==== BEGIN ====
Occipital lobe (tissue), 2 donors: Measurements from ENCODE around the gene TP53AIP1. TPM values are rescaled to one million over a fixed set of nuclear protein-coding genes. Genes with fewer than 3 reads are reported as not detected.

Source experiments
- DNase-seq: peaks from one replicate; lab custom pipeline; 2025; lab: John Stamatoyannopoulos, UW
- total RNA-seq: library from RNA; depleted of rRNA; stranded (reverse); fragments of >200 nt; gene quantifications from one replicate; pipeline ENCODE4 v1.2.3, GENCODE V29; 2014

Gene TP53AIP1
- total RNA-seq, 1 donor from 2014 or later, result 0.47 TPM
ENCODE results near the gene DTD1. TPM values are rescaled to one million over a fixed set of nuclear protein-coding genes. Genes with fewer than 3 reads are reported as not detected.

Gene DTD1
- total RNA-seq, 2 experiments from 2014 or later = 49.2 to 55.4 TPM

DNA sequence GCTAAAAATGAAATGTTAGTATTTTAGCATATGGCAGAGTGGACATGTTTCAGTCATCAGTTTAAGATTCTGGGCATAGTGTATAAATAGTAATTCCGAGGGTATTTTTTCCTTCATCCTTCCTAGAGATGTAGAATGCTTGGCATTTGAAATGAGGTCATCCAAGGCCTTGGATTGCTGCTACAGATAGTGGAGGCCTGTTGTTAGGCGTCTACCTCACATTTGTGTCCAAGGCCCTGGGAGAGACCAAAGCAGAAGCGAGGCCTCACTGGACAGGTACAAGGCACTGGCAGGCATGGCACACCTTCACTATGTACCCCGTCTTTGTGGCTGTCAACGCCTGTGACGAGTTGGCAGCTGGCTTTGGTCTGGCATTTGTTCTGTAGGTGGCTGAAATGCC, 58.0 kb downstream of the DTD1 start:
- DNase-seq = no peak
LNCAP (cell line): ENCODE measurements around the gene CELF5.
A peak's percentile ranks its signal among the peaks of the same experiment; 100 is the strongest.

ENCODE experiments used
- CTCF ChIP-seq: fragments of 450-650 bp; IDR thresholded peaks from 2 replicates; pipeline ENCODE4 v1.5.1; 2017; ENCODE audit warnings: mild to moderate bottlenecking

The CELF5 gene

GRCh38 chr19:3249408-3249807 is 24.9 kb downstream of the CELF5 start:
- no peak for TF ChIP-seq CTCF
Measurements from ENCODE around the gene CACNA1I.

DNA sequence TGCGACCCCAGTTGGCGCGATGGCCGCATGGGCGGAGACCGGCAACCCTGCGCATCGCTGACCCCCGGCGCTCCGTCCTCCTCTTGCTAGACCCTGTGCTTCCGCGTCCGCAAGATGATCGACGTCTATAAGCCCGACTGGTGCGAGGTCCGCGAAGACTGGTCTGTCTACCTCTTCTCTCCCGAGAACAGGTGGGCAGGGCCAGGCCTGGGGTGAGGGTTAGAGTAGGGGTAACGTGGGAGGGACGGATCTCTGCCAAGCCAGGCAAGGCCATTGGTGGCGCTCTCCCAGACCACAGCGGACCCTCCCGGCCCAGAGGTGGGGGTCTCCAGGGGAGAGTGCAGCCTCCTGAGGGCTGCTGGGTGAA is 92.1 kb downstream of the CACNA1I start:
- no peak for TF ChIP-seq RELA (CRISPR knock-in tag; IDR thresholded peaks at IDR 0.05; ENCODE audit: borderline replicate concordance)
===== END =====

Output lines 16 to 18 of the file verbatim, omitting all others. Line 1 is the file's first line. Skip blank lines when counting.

The CELF5 gene

GRCh38 chr19:3249408-3249807 is 24.9 kb downstream of the CELF5 start:
- no peak for TF ChIP-seq CTCF